Hello and welcome to my mid-week Writer In Motion process post. In last week’s revisions, I fleshed out the story to 1300 words, then trimmed off errant phrases and tightened the prose until it sailed in at just under 1000. Now it’s my turn to critique others, and get my own story gutted because, let’s be honest, critique partners will find all the destructive little nuances killing our tales and shine a bright spotlight on them. As I gather all the bloody docs to my side, it’s time to dig in.
For this project, we were assigned 2 partners. However, 2 is never quite enough for me, so I called for reinforcements and did a few extra swaps. Because that’s what an over-achiever does. So a huge thank you to the following ladies for their stellar insight: Rebecca Fryar, Megan Van Dyke, Ellen Mulholland, Kristen Howe, Kathryn Hewitt, and CoffeeQuills. Let’s take a look at their work in these four documents.
If your eyes just widened a little bit, bravo! It looks daunting, doesn’t it? To me this is one of the most beautiful sights because it means a) I have some good direction buried in there to help my story level up and b) these ladies cared enough to take time out of their schedules and offer valuable feedback. Critique partners like these are worth their weight in tacos. Just sayin’.
Let’s workshop the feedback
Over the years I’ve developed a process for digesting feedback that really works for me. Mileage varies with every writer, but here’s how I roll:
- I’m going to read each set of pages individually to get a feel for how readers view the story.
- I’ll laugh and cry with the positivity comments, then delete them to scale down the sheer number of things to look at.
- Next I’ll fix all the small, easy things—grammar, misspellings, or bits that are duh moments and easily finessed in seconds.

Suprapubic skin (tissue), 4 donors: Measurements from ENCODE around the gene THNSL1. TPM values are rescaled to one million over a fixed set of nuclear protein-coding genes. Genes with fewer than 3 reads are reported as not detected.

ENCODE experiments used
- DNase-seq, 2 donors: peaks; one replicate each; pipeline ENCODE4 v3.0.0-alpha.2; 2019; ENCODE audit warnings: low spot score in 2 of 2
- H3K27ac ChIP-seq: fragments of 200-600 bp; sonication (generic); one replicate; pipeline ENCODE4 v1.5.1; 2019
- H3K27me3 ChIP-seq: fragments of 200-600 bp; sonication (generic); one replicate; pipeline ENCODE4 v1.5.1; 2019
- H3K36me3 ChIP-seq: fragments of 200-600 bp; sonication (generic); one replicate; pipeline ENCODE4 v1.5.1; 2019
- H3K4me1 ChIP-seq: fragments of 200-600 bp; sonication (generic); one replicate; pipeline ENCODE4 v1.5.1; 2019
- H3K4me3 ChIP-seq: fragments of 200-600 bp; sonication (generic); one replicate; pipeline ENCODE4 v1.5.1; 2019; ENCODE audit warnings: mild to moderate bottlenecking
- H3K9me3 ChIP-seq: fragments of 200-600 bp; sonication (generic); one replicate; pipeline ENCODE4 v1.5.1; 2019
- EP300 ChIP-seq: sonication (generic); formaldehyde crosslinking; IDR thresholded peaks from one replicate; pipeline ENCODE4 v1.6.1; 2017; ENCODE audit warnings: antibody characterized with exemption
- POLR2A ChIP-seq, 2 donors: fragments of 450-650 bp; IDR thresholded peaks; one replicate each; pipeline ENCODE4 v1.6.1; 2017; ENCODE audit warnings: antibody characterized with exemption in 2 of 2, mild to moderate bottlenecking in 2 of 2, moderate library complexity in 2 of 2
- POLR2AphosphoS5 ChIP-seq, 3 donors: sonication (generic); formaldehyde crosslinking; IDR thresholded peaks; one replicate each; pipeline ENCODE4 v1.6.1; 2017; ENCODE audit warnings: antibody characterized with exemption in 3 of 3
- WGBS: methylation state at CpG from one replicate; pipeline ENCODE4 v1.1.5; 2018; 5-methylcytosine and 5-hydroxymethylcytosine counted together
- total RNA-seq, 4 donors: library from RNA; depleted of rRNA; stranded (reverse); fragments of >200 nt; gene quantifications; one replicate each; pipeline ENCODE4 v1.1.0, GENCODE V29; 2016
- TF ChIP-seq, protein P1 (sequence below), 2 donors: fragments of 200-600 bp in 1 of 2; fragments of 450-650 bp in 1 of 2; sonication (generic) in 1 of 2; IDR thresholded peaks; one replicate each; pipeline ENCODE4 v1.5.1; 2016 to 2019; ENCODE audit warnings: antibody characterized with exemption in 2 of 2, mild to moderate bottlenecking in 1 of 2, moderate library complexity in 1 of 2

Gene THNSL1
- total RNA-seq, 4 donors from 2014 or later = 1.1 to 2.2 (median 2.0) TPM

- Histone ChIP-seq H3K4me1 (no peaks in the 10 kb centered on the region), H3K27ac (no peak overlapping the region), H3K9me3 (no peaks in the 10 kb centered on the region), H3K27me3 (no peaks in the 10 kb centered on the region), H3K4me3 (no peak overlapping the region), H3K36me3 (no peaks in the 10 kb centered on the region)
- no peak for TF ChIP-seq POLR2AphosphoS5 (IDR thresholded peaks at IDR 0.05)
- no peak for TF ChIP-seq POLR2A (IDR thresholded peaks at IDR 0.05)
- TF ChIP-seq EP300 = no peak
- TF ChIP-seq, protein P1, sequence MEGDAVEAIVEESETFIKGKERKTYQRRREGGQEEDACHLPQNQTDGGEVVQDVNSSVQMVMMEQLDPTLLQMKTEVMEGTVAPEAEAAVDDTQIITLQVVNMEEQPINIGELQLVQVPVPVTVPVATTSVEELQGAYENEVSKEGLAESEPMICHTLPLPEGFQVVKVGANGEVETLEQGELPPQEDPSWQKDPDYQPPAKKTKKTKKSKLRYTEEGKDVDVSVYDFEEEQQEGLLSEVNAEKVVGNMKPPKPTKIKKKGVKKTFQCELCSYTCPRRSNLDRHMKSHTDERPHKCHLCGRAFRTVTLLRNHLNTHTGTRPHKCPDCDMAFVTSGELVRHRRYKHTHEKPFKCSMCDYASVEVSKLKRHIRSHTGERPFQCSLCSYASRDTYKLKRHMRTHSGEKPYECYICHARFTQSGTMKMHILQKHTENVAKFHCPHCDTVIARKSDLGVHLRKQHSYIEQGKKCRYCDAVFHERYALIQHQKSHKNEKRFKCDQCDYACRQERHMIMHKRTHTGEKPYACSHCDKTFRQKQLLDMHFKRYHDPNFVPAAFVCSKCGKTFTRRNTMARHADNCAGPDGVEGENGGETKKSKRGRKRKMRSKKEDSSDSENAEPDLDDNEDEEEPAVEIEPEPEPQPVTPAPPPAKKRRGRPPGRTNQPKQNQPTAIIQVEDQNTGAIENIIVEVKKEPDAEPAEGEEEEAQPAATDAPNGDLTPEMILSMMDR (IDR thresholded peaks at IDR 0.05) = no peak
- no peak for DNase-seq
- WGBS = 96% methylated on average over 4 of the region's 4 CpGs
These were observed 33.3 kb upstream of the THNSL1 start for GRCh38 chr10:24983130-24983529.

- Now comes the hard part. With all the easy stuff out of the way, it’s time to tackle the bigger issues. This is where I create an outline document of all the developmental and structural edits.
Once I have that document created, plus my own thoughts and reactions on developmental edits, it’s time to get dirty.
Deep revisions and why I bang my head against desks
Okay, so after reading all the feedback, the plan changed a little. No problem—here’s where writer versatility comes in handy.
Two large issued cropped up, the woman and the sister. They don’t seem to serve the story and lead to an element of confusion. As much as I love them, for Khalon’s short piece they get the chop. Well, the sister does for sure and the woman might be tossed on as part of the final hook. Either way, the first thing I did was to duplicate the story and cut out every single reference of the woman.
This brought the word count down to roughly 800 words. Next I went through each comment and placed an outline note or added a [bracketed] note in red to the story. Once that was all done, things got a bit messy. Here’s a glimpse:
As of this morning, I still have a few more notes to dissect and add, but all of these elements side-by-side offer a great navigational guide to the stronger image forming inside my head.
With coffee in hand, it’s time to push the fatigue aside and get to work. There’s a deadline looming: Friday my revision must go live and the pages sent to my assigned editor, the lovely Carly Hayward of Book Light Editorial. Here’s some updated stats for my Writer In Motion journey:
Story rewrites: working on number three.
Story image: added a new layer to the blend to give it a smoky feel, but the image seems to focus more on what’s in Khalon’s head.
Title: will change for a third time.
Coffee intake: need much more to focus.
Follow the journey
Keep your eyes on my blog as I continue my journey in the coming weeks. And don’t forget Melissa and I are also giving away prizes. Don’t forget to sign up and follow this blog for your chance to let us dig into your work.
|K.J. Harrowick is a freelance web developer and graphic designer with more than a decade of industry experience on a diverse range of projects. As a child, she fell in love with fantasy worlds like those found in the books of Andre Norton and Mercedes Lackey, which continued well into adulthood with the worlds of Ivan Cat, Rand & Robin Miller, Terry Brooks, Orson Scott Card, and E. R. Mason. She began to world build and create fantasy languages in 2004, and in 2014 it became a full-blown passion to write and publish her own books. Currently she resides in the rainy Pacific Northwest where she works with a broad range of client projects, plots how to destroy her characters’ lives, and occasionally falls down rabbit holes.|